After an accident, your head is likely spinning. You may wander around the scene in a daze for a bit, depending on the severity of the crash.
Perhaps you find yourself waking up a day or two later sore and anxious; you may want to see a doctor. Injuries sustained in a car accident can sneak up on you, and the doctor finds that you have a concussion and back injuries. You assume that the other driver is solely at-fault; however, this is not always the case. In Rhode Island, insurance companies and courts use comparative negligence to decide how much each driver must ante up. Consider these facts about comparative negligence.
Comparative negligence definition
When it comes to finding fault in a car accident, comparative negligence means even if you were on the receiving end of a crash, your actions might have contributed to it. For example, if a vehicle rear-ended you, it seems pretty cut and dried: That driver is responsible. However, if that driver rear-ended you because you pulled out without looking or changed lanes abruptly without signaling, you contributed to the accident. Therefore, a court may not entirely rule in your favor.
Implications of comparative fault
After looking at all the facts of the case, an insurance adjuster will divide negligence by each driver’s role in an accident. If distracted driving, intoxication or some other contributing factor was involved, no matter who the driver, those elements come into play. The adjuster may divide the fault equally, but in Rhode Island, there is typically some measure of comparative negligence placed on even the plaintiff. In some cases, this may amount to 1 percent which means a plaintiff may only recover 99 percent of his or her damages from the defendant.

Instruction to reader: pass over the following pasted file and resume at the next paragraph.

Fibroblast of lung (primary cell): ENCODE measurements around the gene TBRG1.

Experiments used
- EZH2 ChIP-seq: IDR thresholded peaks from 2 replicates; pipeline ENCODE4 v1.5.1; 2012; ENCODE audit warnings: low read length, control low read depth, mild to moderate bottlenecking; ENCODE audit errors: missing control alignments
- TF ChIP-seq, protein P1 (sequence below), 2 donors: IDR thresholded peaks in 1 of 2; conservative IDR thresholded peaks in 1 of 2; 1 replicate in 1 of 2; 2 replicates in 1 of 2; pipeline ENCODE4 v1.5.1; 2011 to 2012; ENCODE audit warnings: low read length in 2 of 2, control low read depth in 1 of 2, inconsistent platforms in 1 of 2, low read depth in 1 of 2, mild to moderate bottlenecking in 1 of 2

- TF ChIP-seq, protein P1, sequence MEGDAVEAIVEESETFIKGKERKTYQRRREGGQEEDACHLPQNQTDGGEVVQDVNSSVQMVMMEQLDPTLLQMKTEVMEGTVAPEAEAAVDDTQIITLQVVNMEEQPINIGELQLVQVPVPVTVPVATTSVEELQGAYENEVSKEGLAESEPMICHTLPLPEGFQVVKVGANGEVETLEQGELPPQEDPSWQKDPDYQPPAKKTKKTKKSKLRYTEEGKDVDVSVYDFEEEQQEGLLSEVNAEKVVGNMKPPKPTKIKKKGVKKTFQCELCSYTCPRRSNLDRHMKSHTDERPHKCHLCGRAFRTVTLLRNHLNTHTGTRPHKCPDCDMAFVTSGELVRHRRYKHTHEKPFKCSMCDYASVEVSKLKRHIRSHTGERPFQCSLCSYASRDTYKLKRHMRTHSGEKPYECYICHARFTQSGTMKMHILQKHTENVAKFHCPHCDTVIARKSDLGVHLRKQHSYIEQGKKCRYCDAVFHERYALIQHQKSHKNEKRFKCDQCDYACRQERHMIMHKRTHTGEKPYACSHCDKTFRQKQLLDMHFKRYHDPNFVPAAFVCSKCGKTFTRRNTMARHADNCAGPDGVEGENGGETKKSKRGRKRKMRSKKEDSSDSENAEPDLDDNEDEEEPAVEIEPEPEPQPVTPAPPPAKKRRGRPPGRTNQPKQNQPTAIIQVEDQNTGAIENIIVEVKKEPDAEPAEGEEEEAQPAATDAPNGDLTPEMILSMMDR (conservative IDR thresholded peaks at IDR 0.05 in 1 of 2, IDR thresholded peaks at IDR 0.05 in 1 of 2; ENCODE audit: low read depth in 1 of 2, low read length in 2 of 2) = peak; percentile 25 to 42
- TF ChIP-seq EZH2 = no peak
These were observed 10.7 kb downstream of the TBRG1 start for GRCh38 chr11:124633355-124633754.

When considering your role in an accident, remember that even if you suffered a majority of the damage, an adjuster and ultimately the court may find you partially at fault. Many people choose to speak to an attorney for more guidance regarding comparative negligence.